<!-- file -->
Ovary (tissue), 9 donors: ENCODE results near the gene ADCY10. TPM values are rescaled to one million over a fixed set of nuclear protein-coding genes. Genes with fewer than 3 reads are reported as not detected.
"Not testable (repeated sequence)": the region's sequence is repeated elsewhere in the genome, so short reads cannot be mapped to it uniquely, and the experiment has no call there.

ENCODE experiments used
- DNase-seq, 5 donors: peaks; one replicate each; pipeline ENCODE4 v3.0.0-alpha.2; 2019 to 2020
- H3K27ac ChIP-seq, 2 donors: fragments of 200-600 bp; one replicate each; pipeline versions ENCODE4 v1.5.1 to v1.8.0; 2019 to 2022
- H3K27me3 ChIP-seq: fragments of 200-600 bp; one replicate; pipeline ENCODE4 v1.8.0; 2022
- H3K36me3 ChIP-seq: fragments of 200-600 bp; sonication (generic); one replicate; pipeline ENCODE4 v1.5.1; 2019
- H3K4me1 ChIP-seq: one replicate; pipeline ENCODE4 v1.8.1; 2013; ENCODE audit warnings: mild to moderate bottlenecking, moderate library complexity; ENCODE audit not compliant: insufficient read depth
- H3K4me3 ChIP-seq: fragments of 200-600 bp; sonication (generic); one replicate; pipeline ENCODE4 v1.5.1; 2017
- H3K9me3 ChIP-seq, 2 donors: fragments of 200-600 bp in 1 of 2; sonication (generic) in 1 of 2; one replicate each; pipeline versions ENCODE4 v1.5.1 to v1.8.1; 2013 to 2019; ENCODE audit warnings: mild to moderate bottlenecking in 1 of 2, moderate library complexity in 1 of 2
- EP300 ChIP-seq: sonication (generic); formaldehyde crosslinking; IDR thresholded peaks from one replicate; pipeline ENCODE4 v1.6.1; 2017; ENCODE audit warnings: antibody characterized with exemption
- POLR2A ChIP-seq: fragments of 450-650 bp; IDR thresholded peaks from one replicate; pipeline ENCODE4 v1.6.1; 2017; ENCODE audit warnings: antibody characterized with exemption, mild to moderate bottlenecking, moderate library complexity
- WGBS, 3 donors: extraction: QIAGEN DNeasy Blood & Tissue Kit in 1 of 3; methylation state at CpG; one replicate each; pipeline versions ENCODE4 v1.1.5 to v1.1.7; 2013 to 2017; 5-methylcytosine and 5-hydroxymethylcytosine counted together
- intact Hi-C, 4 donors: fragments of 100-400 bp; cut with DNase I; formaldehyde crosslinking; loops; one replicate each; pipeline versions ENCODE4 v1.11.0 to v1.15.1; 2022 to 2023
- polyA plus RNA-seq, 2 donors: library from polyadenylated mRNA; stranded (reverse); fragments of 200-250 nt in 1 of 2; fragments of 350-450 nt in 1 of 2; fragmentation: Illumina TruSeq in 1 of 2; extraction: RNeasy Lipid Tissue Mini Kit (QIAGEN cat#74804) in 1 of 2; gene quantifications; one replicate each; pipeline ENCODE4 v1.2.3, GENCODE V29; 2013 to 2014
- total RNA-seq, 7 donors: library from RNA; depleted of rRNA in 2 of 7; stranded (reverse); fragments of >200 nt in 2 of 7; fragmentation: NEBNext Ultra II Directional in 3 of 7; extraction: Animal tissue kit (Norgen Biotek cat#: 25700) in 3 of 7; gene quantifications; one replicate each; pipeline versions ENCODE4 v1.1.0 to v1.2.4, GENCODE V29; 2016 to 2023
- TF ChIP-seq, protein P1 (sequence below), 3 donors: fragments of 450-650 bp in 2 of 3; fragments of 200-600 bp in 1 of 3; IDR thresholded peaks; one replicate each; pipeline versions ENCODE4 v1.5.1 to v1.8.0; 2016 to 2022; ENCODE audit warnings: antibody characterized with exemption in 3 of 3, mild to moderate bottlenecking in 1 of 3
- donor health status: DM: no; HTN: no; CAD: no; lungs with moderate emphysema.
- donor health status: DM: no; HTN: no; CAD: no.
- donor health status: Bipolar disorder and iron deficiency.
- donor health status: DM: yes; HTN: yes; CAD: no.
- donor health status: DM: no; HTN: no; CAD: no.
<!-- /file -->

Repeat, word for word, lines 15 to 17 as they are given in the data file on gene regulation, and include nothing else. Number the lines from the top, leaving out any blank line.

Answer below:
- polyA plus RNA-seq, 2 donors: library from polyadenylated mRNA; stranded (reverse); fragments of 200-250 nt in 1 of 2; fragments of 350-450 nt in 1 of 2; fragmentation: Illumina TruSeq in 1 of 2; extraction: RNeasy Lipid Tissue Mini Kit (QIAGEN cat#74804) in 1 of 2; gene quantifications; one replicate each; pipeline ENCODE4 v1.2.3, GENCODE V29; 2013 to 2014
- total RNA-seq, 7 donors: library from RNA; depleted of rRNA in 2 of 7; stranded (reverse); fragments of >200 nt in 2 of 7; fragmentation: NEBNext Ultra II Directional in 3 of 7; extraction: Animal tissue kit (Norgen Biotek cat#: 25700) in 3 of 7; gene quantifications; one replicate each; pipeline versions ENCODE4 v1.1.0 to v1.2.4, GENCODE V29; 2016 to 2023
- TF ChIP-seq, protein P1 (sequence below), 3 donors: fragments of 450-650 bp in 2 of 3; fragments of 200-600 bp in 1 of 3; IDR thresholded peaks; one replicate each; pipeline versions ENCODE4 v1.5.1 to v1.8.0; 2016 to 2022; ENCODE audit warnings: antibody characterized with exemption in 3 of 3, mild to moderate bottlenecking in 1 of 3